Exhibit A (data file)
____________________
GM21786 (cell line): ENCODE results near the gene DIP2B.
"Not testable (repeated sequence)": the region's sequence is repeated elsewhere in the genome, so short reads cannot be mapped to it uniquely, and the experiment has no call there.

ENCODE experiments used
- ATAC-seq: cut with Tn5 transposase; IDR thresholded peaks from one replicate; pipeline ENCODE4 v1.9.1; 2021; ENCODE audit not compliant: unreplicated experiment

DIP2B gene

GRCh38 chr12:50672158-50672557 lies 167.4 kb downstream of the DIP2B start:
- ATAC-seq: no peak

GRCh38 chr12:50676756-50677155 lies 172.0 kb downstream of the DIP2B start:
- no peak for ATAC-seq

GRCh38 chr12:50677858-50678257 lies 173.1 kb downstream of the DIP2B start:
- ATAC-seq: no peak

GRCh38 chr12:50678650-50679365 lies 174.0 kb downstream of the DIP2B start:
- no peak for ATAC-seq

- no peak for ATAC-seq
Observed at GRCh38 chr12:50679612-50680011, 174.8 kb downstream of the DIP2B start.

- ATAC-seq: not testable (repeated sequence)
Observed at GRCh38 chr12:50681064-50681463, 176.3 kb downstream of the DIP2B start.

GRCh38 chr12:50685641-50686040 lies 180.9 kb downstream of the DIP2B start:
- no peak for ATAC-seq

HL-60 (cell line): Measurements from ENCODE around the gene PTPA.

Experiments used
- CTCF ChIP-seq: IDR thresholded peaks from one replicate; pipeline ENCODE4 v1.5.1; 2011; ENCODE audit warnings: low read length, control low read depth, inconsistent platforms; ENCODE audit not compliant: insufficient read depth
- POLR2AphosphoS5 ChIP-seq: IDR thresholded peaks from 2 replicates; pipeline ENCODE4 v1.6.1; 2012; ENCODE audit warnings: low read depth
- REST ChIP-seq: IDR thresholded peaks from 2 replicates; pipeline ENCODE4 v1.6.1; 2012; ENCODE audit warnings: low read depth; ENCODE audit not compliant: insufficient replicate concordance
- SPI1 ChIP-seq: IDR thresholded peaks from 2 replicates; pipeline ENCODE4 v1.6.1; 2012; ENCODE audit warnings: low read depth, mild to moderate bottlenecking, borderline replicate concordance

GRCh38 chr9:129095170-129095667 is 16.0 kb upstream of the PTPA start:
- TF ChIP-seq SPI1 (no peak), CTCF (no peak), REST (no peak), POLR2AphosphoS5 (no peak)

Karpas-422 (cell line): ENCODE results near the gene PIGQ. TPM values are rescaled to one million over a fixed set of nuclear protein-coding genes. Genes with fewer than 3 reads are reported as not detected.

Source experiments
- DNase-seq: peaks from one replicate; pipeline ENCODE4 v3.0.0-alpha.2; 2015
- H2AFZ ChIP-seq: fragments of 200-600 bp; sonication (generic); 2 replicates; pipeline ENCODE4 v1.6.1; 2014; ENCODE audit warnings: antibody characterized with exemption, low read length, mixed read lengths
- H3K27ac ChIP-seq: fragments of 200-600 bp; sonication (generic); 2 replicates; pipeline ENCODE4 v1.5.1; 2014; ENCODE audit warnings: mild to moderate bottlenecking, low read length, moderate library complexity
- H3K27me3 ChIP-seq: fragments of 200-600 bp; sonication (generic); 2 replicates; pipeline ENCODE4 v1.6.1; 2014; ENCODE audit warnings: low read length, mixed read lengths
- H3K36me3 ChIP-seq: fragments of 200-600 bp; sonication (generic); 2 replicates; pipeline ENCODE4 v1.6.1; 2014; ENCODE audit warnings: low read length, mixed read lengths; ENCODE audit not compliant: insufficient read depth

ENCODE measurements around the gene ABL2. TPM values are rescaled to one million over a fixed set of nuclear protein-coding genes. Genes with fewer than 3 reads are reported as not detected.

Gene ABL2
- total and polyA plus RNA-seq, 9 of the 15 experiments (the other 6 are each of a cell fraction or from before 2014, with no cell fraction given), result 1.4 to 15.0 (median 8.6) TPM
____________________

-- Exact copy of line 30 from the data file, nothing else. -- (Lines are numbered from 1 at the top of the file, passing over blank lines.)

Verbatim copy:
- DNase-seq: peaks from one replicate; pipeline ENCODE4 v3.0.0-alpha.2; 2015